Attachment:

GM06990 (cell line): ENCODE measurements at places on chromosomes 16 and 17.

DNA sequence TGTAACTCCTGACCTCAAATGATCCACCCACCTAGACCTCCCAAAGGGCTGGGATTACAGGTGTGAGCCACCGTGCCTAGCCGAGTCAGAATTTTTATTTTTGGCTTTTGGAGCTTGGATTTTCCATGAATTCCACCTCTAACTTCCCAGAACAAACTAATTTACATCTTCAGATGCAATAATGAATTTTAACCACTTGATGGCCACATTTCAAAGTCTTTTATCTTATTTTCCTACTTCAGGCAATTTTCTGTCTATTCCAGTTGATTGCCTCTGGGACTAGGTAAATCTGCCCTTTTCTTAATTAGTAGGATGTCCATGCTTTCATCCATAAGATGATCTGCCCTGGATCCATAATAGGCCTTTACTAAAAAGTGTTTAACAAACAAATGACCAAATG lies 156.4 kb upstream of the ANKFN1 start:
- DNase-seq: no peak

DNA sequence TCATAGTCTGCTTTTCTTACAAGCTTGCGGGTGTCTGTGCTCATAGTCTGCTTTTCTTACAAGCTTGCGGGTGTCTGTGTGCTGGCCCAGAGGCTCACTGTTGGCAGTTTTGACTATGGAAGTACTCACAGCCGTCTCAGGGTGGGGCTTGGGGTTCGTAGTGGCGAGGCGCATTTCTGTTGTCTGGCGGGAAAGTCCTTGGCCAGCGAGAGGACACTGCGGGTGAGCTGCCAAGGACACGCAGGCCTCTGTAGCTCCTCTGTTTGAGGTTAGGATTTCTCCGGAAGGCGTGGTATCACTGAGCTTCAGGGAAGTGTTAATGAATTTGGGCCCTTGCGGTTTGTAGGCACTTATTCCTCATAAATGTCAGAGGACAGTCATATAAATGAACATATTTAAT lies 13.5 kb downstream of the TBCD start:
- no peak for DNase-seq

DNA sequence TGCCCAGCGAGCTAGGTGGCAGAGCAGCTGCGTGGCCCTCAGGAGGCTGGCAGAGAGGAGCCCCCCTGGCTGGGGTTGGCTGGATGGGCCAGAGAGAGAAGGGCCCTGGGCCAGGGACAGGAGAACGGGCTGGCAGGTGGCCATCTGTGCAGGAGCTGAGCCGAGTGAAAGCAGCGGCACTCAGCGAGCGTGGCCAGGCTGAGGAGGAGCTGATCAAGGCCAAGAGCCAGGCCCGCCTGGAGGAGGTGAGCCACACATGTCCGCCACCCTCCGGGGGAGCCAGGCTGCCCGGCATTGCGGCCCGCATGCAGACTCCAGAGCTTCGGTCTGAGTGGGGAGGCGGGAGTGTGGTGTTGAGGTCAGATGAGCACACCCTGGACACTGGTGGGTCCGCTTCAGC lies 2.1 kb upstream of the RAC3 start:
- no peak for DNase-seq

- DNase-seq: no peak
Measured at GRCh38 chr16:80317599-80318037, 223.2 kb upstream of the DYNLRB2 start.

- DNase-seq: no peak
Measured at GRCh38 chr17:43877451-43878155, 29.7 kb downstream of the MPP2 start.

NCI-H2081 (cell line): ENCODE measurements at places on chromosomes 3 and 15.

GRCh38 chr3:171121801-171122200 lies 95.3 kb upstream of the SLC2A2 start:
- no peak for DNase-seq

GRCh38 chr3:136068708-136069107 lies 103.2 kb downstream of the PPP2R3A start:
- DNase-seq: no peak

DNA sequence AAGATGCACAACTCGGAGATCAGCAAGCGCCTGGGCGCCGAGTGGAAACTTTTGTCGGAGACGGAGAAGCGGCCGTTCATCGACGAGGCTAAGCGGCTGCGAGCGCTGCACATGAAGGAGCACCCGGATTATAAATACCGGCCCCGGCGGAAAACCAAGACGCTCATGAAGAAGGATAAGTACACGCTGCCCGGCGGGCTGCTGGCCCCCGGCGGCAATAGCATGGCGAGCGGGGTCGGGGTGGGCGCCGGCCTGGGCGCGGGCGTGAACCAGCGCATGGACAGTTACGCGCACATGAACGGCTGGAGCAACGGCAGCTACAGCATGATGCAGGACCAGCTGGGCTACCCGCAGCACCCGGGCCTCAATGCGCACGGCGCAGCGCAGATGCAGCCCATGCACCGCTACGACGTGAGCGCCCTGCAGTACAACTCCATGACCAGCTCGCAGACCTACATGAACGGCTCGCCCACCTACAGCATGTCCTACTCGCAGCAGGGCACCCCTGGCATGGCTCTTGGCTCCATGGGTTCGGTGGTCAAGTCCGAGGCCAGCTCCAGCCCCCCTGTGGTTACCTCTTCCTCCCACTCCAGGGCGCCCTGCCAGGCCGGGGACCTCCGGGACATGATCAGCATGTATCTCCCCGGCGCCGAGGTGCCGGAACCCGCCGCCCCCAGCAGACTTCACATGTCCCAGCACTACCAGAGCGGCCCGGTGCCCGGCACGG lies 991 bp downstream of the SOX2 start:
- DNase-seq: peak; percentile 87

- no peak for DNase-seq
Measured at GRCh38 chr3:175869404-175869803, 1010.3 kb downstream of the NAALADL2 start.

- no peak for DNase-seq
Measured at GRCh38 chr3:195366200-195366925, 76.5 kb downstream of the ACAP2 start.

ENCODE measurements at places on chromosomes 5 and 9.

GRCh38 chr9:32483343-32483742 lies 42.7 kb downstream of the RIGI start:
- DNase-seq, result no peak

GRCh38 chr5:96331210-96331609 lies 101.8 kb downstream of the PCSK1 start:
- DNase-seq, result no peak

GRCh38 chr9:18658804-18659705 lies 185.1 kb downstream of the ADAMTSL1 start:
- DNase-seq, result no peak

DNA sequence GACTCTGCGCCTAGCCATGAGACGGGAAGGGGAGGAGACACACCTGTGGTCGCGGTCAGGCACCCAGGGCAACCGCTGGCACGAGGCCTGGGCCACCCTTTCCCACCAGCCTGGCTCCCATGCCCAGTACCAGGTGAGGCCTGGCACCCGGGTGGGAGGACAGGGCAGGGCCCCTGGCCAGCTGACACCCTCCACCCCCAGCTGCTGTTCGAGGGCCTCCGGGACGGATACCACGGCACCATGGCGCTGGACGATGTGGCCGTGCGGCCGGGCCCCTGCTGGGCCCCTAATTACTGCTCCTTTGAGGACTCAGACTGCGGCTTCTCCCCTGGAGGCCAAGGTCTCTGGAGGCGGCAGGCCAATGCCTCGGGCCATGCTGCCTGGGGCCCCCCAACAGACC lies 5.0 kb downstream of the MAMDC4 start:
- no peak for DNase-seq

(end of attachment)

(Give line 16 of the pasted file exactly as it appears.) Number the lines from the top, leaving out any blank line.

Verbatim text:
- DNase-seq: no peak